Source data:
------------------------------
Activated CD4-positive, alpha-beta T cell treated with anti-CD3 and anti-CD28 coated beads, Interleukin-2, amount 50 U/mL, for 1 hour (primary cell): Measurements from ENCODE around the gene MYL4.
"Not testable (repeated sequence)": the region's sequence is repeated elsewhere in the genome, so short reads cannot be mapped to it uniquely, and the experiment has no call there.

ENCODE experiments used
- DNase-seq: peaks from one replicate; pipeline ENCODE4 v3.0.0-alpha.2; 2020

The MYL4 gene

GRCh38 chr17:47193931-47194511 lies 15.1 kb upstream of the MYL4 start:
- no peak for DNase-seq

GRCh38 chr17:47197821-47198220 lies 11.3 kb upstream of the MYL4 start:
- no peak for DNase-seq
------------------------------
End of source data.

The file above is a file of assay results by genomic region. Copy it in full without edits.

Activated CD4-positive, alpha-beta T cell treated with anti-CD3 and anti-CD28 coated beads, Interleukin-2, amount 50 U/mL, for 1 hour (primary cell): Measurements from ENCODE around the gene MYL4.
"Not testable (repeated sequence)": the region's sequence is repeated elsewhere in the genome, so short reads cannot be mapped to it uniquely, and the experiment has no call there.

ENCODE experiments used
- DNase-seq: peaks from one replicate; pipeline ENCODE4 v3.0.0-alpha.2; 2020

The MYL4 gene

GRCh38 chr17:47193931-47194511 lies 15.1 kb upstream of the MYL4 start:
- no peak for DNase-seq

GRCh38 chr17:47197821-47198220 lies 11.3 kb upstream of the MYL4 start:
- no peak for DNase-seq